Here’s another book that has been on my to read list for quite some time. When the 2017 book challenge came out, I noticed I needed a book of letters. Unless I know of a title right off the bat, I head over to Goodreads to search for books that might fit this category. I discovered there aren’t a ton of books of letters, however, this one fit. All I knew about this book before starting was that it was about Dracula.
At over 700 pages, it does take some time to sink into the story. You have a young girl and her father who live in Europe and travel quite a bit for the father’s job and once she is old enough, he begins to tell her a story of his youth. Unlike most stories, this one involves vampires. The father, Paul, spent a good chunk of his early adult days searching for the tomb of Dracula. His mentor, Professor Rossi goes missing, and Paul decides he’s going to find him. Along the way he meets Rossi’s daughter, Helen, and the two of them embark on the quest. All this information is revealed via letters Paul has left for his daughter. You see, Paul has gone missing as well, and his daughter uses the story in the letters to try to find him. So you also have a story within a story going on here.
Once you really get into the meat of the story, it flies by really quickly. And it’s not about vampires really. Sure, Dracula’s tomb is the ultimate quest, but it really is just about solving problems, finding people, and searching for a treasure. I would consider it a quest book more than a vampire book. If you’re looking for vampires, might I recommend The Passage trilogy by Justin Cronin. Overall, a really good read and it moved much more quickly than I was expecting it to.
I rarely reread books. Partly because there are just so many books on my “to read” list that I just don’t have time for rereading. I’m too antsy to get to the new ones. Also, because if I loved a book the first time around, I am really nervous to read it again because it might not be as good the second time. There are books that fit into your life exactly in the perfect time and place. Reading Les Miserables was an experience that I could never recreate. The only time I’ve read it, I was teaching and would share the story with my students. Although, I fully believe Les Mis would hold up to a second reading, something would be missing from my joy: my students. So, I’ve never reread it. But there are books that I miss. I want to visit them again. My memories of them have started to fade. So this year, I vowed to reread some of my favorites.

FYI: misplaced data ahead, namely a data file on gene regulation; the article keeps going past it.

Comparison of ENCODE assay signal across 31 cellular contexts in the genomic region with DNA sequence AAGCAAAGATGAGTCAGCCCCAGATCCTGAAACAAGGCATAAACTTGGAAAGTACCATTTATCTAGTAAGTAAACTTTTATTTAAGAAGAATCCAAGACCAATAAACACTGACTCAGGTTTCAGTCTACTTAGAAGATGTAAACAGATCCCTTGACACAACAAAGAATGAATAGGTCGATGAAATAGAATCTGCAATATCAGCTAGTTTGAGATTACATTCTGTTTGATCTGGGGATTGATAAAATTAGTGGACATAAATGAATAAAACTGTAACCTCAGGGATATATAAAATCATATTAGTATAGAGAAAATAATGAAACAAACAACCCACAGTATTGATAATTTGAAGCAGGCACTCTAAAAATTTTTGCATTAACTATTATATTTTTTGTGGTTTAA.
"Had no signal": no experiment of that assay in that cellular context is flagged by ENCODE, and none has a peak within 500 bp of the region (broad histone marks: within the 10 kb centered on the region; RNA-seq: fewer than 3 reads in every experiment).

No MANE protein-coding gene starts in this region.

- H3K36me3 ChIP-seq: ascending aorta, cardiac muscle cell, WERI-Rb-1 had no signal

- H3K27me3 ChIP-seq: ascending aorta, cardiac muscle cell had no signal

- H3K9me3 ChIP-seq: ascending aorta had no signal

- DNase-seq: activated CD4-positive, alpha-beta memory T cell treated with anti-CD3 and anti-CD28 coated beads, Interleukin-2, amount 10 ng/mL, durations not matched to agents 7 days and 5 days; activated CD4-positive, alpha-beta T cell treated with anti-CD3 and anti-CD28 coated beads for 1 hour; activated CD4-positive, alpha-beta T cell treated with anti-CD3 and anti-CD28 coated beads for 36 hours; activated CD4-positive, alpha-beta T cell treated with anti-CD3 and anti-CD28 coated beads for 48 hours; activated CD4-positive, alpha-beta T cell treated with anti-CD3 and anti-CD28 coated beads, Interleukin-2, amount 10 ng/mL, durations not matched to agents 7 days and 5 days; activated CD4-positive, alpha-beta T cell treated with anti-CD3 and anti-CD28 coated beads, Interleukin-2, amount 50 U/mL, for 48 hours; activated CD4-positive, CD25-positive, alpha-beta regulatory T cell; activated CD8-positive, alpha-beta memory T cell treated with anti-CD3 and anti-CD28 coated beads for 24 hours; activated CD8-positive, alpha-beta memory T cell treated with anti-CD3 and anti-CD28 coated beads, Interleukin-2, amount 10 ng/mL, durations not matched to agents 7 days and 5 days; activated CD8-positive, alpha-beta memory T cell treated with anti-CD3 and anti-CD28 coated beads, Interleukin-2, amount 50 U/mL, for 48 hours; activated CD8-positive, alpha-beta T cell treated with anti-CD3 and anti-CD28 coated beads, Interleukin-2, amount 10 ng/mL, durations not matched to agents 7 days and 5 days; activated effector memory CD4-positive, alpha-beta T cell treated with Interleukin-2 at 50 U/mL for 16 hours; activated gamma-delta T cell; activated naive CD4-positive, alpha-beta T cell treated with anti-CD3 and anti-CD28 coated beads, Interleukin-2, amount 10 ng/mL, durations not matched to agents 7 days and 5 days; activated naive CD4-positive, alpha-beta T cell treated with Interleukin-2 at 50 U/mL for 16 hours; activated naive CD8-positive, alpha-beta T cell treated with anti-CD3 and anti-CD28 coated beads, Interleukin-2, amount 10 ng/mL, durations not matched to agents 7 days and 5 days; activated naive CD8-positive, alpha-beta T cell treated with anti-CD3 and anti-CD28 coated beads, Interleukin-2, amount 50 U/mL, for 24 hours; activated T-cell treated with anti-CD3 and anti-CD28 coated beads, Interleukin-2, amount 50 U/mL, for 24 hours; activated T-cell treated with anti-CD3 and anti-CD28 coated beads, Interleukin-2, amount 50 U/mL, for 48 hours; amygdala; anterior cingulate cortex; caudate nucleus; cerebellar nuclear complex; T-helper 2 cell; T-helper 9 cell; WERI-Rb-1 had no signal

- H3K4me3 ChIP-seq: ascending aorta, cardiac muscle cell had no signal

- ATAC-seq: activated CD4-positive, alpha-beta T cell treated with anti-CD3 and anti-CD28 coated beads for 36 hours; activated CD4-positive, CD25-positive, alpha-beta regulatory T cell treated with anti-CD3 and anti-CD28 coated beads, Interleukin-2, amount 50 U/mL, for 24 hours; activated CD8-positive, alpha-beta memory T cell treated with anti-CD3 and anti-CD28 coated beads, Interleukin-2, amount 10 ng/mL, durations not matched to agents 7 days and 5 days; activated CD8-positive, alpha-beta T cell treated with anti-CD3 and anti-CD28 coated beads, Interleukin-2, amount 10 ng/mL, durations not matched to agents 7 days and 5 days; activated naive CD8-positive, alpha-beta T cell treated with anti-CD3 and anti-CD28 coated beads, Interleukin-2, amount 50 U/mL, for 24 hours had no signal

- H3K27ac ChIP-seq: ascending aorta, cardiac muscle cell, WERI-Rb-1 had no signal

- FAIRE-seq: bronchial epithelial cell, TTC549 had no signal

I originally read The Passage when it came out, years and years ago. And then I read The Twelve (review coming soon) when it was published. And I have never revisited either one. But since City of Mirrors is FINALLY coming out this month, and it had been so damn long since I read the first two, I am gladly refreshing my memory of this series.
I loved The Passage. Not your typical vampire story, but really more of a character study. And unlike any story I’ve read, the vampires are humanized, well, as much as death row inmates can be. And you get inside their brains to really understand what life is like for them. The story also follows several formats. It’s not just a narrative, but also emails, journals, documents, etc, which helps break up the 800+ pages. As lengthy as this book is, the story flies. It’s told in a bit of a random order, jumping ahead 100 years in the middle, which was quite surprising when I originally read it, but all is wrapped up fairly well by the end. The Passage isn’t just another “vampire book.” It is unique and one not to pass up.